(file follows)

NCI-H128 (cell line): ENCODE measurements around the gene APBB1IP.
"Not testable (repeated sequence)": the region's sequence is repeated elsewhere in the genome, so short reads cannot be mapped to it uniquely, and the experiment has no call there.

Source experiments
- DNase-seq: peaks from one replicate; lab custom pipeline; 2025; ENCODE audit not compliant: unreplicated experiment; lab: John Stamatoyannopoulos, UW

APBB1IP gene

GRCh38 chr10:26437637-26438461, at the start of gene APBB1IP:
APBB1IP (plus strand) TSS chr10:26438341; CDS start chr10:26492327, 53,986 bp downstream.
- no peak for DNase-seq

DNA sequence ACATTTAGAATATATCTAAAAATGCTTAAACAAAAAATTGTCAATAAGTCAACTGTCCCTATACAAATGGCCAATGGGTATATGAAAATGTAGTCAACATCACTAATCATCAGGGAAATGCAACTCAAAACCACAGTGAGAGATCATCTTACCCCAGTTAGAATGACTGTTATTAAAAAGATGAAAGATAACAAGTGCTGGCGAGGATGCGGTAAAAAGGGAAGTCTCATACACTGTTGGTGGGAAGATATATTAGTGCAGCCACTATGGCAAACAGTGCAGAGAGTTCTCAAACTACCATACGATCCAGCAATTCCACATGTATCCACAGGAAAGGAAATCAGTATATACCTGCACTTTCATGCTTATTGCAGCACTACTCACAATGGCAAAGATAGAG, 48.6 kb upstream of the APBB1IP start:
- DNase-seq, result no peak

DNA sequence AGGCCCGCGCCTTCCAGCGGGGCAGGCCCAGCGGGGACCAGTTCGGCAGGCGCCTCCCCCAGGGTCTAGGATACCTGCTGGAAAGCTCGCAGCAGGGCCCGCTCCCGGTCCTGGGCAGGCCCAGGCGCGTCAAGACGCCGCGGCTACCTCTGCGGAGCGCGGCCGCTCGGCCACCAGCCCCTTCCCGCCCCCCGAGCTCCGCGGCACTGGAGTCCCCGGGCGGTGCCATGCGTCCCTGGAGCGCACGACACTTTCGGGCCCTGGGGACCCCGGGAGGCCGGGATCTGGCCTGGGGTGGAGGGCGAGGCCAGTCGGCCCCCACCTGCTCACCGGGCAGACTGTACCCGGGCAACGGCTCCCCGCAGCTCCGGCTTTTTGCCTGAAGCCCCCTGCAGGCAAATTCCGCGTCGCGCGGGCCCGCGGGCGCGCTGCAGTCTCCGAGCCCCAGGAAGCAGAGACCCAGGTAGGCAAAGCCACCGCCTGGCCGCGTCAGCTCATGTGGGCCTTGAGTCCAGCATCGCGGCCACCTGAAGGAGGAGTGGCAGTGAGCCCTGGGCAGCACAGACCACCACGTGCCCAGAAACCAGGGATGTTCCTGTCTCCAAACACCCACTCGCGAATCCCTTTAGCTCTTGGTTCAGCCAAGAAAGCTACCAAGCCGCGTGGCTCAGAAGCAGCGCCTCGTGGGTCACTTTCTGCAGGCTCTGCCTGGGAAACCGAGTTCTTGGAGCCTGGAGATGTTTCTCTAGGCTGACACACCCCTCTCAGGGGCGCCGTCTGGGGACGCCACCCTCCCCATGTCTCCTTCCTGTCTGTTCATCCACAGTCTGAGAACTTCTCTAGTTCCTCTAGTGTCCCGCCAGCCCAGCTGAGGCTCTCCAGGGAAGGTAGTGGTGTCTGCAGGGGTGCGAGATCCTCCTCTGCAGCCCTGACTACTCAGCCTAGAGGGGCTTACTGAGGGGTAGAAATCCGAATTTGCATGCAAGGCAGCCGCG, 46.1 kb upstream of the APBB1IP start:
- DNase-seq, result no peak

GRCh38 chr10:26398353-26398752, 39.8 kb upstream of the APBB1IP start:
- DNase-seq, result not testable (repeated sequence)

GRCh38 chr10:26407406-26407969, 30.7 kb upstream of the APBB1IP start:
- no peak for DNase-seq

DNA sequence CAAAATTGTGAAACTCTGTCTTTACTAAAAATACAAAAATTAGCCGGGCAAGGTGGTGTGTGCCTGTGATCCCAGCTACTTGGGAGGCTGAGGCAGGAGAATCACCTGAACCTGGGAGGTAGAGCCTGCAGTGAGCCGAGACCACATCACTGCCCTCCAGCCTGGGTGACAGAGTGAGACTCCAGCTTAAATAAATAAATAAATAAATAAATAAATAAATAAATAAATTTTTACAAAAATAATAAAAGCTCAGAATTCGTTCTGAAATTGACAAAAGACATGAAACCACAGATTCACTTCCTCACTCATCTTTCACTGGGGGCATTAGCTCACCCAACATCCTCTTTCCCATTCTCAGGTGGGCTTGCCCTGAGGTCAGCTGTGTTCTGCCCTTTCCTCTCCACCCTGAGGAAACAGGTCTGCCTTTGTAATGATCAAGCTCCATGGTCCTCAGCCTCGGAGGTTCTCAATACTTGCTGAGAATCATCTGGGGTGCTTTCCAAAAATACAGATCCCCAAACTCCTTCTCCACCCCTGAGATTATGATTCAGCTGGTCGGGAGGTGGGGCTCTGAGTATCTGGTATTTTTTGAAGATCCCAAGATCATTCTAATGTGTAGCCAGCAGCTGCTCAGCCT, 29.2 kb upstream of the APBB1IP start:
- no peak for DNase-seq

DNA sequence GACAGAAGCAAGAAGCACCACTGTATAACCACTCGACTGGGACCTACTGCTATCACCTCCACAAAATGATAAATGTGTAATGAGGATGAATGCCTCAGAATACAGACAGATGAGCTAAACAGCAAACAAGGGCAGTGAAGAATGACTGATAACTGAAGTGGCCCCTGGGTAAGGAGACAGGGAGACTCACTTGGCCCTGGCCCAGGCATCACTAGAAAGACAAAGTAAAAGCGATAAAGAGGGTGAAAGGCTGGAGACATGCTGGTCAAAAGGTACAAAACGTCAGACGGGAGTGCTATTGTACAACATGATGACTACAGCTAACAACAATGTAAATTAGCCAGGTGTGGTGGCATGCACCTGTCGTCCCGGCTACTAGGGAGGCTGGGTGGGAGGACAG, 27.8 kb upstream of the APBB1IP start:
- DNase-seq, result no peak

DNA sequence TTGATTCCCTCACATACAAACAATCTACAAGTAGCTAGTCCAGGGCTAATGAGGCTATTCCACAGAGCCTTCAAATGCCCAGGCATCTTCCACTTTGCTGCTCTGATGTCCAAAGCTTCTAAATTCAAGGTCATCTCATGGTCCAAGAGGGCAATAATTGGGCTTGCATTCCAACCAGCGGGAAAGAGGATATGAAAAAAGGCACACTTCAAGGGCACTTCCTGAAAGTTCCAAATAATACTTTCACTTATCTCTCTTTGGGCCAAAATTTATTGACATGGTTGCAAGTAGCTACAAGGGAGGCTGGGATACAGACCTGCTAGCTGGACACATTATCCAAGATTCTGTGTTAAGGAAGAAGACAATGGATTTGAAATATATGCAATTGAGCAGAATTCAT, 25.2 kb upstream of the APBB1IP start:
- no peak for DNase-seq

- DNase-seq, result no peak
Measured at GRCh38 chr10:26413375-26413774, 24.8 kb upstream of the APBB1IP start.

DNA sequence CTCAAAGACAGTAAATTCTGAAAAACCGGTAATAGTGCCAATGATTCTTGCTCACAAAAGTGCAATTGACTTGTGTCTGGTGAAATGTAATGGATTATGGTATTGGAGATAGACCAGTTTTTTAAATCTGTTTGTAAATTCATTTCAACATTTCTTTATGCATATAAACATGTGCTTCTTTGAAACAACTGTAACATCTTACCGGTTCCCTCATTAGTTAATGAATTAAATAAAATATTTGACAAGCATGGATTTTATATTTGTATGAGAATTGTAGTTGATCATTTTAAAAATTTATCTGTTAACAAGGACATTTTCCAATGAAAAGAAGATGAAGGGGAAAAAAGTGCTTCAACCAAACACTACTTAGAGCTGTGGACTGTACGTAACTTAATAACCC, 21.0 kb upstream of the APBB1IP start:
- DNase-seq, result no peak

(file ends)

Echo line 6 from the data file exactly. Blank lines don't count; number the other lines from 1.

GRCh38 chr10:26437637-26438461, at the start of gene APBB1IP: